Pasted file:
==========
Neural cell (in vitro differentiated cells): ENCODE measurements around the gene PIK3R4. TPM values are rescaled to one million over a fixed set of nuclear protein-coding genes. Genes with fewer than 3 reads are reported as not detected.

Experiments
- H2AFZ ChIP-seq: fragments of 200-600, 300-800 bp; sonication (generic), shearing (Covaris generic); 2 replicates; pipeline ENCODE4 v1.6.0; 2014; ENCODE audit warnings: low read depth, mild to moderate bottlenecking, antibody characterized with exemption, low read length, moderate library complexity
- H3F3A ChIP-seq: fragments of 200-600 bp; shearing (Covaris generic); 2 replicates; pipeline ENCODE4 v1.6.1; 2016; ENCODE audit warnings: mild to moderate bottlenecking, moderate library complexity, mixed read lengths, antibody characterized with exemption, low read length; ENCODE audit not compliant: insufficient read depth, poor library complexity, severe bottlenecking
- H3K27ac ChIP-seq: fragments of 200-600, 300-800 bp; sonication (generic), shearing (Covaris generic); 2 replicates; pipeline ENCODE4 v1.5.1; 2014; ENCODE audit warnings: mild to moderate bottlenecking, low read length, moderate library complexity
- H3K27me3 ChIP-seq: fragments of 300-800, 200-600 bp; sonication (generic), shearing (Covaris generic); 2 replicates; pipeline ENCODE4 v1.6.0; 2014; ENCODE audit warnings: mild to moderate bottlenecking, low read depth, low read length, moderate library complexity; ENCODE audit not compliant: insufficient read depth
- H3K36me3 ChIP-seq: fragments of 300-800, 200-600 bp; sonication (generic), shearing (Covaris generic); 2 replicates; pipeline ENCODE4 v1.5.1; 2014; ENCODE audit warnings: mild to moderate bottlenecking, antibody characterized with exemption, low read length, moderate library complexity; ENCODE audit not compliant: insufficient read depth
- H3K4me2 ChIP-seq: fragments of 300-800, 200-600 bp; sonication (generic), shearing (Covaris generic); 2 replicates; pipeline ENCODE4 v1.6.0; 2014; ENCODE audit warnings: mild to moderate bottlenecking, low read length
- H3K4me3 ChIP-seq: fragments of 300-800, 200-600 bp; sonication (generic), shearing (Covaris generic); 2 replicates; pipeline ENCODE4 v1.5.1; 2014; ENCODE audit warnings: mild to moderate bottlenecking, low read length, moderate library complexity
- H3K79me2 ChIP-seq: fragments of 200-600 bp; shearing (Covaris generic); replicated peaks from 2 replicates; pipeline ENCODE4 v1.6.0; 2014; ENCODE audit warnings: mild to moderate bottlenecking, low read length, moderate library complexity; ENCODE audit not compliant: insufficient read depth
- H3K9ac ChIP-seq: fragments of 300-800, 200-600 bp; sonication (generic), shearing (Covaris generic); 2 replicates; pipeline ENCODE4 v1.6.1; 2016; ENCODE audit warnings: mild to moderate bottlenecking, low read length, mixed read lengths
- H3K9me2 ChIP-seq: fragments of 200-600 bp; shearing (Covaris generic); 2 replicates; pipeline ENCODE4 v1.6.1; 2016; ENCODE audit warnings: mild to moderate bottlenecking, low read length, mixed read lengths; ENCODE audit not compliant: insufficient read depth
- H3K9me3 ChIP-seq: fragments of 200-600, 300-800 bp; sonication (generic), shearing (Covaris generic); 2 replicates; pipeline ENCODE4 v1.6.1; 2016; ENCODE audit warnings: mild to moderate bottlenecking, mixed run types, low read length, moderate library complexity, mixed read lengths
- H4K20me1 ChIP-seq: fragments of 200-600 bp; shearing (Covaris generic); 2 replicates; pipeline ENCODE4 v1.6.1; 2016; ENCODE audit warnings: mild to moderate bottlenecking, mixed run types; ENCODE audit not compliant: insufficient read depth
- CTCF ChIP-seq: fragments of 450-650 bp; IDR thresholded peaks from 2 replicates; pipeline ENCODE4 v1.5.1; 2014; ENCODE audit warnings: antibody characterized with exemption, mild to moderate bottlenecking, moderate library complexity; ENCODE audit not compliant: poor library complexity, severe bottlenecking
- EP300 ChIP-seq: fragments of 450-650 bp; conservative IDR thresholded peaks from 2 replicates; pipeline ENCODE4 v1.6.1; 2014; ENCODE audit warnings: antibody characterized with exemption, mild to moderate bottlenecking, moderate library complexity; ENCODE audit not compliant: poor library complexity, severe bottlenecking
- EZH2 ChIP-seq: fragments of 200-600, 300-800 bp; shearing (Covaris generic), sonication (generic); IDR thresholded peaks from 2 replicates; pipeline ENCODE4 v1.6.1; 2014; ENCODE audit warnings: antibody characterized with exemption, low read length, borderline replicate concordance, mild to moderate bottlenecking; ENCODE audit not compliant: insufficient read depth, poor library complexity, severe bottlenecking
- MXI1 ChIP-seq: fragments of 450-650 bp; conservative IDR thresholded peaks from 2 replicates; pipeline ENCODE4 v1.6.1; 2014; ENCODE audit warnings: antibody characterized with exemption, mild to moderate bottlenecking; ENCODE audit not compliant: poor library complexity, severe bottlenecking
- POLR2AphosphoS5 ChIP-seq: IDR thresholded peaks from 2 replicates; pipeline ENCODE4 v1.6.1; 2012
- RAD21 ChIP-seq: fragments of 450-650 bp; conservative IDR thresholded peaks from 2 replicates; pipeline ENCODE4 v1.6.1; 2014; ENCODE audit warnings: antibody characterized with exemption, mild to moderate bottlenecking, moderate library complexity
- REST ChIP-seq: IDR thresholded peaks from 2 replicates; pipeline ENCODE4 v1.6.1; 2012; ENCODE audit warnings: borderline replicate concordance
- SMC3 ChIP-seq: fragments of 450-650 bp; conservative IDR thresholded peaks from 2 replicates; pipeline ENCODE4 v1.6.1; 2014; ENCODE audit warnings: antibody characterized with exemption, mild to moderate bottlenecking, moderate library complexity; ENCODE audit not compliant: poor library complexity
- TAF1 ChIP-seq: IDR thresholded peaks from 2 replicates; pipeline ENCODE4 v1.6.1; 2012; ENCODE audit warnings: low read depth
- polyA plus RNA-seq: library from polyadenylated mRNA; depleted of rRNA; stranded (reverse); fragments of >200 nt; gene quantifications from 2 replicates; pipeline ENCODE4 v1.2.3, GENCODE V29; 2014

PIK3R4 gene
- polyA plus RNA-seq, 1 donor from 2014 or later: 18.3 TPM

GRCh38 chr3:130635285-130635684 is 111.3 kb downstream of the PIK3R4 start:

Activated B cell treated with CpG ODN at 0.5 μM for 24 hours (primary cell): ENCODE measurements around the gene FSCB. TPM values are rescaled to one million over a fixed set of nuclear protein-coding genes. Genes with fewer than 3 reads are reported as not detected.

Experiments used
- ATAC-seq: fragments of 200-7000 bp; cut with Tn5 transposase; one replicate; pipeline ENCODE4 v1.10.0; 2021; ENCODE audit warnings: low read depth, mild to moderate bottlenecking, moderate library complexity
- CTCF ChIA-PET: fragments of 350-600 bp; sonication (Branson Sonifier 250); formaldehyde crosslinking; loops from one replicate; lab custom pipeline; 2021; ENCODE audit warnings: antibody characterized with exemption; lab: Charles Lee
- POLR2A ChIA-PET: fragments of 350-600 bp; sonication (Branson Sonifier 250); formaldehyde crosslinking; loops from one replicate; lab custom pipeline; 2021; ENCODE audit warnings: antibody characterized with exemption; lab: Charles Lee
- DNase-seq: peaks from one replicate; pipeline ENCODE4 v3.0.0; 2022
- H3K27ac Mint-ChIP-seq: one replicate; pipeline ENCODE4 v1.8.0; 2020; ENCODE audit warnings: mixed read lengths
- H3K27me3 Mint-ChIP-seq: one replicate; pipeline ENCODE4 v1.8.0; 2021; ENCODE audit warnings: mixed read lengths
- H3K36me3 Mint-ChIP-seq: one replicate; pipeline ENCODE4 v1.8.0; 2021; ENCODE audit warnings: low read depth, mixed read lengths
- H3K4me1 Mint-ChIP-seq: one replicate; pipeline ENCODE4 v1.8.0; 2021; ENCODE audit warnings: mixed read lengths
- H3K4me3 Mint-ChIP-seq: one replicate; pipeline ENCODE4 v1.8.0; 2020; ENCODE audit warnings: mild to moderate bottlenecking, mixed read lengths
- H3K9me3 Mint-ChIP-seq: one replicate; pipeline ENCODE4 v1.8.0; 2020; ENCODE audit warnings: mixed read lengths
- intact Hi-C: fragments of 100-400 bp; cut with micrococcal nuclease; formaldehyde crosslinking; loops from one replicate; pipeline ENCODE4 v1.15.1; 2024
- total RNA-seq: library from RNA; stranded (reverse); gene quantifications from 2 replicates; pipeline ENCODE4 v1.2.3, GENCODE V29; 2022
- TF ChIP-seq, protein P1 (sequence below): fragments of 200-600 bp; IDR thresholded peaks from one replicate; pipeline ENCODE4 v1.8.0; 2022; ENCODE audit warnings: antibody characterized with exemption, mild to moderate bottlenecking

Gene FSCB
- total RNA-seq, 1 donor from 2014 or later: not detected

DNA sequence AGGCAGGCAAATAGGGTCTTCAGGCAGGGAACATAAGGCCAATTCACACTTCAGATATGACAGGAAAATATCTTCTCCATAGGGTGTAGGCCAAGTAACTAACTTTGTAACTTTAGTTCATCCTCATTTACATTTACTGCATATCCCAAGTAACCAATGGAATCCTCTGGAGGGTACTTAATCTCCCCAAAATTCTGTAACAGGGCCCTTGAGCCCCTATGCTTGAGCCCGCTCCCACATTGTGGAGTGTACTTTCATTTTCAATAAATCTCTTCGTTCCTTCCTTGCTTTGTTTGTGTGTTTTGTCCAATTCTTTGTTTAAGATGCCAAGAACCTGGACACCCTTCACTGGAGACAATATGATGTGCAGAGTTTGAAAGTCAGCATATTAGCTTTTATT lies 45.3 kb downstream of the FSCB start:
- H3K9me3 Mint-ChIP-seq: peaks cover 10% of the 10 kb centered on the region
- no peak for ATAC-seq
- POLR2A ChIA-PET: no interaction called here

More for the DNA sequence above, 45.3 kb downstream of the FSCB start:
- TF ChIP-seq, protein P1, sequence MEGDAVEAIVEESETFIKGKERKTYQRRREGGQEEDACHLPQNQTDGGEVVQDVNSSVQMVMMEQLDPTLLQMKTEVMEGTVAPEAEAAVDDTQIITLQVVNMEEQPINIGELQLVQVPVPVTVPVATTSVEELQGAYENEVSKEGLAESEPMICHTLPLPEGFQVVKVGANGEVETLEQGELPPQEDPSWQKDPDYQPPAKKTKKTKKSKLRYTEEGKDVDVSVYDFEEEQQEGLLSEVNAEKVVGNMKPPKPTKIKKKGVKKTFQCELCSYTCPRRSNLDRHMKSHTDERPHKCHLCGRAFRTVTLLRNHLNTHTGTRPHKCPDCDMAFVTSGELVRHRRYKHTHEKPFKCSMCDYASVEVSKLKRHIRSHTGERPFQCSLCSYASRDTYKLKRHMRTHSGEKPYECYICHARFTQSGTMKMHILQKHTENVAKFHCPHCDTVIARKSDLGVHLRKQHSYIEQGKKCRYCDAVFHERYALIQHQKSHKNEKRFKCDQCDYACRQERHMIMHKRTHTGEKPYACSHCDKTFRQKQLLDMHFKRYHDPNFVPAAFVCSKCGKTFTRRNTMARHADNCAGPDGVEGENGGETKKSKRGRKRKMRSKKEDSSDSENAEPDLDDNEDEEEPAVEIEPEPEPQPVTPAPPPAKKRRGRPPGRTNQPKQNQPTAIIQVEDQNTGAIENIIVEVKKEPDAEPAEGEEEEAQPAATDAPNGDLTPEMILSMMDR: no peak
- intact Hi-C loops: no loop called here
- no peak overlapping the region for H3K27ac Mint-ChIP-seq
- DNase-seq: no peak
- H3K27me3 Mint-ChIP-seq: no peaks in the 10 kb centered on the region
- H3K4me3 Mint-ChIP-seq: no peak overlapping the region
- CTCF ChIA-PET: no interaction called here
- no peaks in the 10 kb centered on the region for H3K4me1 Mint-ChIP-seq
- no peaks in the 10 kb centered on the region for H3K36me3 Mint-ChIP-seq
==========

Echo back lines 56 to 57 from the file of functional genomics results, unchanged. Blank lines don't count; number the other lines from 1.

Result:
- CTCF ChIA-PET: no interaction called here
- no peaks in the 10 kb centered on the region for H3K4me1 Mint-ChIP-seq